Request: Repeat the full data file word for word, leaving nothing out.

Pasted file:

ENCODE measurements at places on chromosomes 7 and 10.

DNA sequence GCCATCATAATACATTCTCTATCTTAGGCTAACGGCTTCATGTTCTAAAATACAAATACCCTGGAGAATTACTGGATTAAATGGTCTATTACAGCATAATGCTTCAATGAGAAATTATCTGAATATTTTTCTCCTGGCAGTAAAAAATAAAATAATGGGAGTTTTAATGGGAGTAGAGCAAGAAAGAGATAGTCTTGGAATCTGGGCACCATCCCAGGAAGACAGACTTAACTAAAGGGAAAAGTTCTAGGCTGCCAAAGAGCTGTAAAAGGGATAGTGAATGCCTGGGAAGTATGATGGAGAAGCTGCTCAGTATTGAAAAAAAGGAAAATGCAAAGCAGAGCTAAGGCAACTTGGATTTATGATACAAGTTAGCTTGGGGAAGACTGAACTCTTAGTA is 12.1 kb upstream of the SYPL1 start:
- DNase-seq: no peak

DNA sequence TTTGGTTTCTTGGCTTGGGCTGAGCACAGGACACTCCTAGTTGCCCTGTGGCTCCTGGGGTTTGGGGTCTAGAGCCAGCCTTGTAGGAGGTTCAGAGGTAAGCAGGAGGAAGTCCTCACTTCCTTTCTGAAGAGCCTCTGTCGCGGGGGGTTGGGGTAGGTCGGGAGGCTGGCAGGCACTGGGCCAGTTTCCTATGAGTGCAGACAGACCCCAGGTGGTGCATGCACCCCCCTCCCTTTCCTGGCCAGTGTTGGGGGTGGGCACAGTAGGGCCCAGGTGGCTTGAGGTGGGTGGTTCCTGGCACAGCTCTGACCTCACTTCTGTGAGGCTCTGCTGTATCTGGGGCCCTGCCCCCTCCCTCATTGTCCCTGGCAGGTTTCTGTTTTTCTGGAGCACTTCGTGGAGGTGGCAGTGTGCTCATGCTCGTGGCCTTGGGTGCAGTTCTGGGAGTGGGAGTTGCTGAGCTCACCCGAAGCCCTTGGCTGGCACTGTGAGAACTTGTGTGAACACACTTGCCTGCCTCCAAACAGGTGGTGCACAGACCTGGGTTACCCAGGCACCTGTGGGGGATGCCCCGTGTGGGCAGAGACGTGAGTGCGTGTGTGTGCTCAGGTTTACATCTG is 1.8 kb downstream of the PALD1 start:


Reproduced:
ENCODE measurements at places on chromosomes 7 and 10.

DNA sequence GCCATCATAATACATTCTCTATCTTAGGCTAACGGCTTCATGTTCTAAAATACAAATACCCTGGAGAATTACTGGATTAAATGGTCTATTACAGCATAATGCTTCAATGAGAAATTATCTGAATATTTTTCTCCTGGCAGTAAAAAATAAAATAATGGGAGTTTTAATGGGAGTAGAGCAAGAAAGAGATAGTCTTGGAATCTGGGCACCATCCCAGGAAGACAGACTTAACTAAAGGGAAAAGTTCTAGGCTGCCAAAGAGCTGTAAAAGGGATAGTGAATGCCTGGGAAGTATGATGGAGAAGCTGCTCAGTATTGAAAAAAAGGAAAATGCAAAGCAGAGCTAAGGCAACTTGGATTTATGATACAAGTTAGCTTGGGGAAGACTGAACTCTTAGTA is 12.1 kb upstream of the SYPL1 start:
- DNase-seq: no peak

DNA sequence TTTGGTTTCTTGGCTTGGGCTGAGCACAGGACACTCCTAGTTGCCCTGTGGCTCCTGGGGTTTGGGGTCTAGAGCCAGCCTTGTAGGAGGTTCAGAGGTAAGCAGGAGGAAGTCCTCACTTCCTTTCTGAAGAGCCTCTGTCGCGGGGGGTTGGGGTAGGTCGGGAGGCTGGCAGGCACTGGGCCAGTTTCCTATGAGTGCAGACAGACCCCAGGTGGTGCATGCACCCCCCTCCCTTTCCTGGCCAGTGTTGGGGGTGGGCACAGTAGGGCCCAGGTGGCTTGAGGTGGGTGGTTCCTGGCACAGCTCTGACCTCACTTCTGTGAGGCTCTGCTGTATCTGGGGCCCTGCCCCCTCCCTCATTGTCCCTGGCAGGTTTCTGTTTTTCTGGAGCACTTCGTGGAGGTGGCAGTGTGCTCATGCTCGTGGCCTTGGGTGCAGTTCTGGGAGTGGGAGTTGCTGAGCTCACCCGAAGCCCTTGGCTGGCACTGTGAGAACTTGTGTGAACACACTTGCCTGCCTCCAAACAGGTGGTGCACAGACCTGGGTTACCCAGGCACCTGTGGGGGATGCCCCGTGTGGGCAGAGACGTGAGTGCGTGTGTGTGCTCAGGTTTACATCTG is 1.8 kb downstream of the PALD1 start: